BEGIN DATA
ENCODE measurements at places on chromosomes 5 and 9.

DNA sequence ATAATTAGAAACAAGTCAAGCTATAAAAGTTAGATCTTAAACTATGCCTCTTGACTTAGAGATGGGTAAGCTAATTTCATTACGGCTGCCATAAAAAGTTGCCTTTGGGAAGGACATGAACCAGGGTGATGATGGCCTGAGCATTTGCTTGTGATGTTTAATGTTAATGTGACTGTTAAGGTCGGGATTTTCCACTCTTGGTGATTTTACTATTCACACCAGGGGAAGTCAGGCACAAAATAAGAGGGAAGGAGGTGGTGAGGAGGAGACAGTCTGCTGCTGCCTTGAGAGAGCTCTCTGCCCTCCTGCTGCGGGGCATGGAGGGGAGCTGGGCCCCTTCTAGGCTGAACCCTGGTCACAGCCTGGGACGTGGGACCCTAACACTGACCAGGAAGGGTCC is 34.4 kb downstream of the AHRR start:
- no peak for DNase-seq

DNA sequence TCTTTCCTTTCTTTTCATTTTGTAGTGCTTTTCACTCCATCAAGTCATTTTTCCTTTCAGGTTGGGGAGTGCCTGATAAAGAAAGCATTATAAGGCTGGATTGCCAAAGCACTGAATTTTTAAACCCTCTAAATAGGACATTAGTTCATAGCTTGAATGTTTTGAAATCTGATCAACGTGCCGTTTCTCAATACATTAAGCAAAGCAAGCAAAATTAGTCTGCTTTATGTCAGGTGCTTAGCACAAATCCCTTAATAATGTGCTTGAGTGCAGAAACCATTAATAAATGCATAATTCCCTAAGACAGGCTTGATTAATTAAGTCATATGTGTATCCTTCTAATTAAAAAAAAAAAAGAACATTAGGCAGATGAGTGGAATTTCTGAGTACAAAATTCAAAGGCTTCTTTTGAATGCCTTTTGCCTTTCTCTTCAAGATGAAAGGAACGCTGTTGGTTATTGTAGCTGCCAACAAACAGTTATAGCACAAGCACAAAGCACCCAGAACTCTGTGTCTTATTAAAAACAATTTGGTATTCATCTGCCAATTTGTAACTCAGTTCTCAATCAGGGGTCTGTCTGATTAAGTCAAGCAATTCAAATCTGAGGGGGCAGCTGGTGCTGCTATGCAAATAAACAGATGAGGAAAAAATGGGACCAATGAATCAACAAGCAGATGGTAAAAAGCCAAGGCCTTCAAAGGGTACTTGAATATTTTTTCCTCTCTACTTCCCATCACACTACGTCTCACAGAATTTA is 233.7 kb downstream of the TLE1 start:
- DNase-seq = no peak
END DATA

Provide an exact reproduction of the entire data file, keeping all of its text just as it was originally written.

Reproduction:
ENCODE measurements at places on chromosomes 5 and 9.

DNA sequence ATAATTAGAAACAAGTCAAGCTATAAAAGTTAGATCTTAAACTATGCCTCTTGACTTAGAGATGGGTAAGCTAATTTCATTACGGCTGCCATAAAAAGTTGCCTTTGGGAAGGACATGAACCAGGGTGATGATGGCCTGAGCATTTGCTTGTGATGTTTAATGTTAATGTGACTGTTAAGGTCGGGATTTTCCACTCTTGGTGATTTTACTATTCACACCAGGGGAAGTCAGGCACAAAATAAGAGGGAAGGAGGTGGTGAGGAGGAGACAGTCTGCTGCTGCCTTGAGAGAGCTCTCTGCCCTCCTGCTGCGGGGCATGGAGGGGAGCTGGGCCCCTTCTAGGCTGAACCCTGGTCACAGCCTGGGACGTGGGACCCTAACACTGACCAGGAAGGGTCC is 34.4 kb downstream of the AHRR start:
- no peak for DNase-seq

DNA sequence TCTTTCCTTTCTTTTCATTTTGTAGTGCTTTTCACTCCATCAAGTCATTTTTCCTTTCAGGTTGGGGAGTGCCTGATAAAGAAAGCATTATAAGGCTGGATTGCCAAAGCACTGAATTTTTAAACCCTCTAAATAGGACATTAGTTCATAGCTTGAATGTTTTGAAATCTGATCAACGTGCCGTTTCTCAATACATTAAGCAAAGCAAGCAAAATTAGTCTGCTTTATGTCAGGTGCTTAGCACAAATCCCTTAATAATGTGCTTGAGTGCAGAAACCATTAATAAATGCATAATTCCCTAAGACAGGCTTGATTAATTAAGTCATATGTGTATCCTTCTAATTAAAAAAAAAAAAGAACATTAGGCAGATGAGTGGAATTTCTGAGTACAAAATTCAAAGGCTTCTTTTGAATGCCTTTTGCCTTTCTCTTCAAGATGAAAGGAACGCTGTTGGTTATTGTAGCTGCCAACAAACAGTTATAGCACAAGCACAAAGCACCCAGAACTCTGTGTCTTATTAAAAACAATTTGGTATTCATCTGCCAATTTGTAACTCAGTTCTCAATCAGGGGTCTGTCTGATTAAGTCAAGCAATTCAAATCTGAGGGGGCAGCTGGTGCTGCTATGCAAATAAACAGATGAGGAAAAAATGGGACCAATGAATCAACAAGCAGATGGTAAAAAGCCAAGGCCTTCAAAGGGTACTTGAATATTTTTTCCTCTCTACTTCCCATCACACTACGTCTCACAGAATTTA is 233.7 kb downstream of the TLE1 start:
- DNase-seq = no peak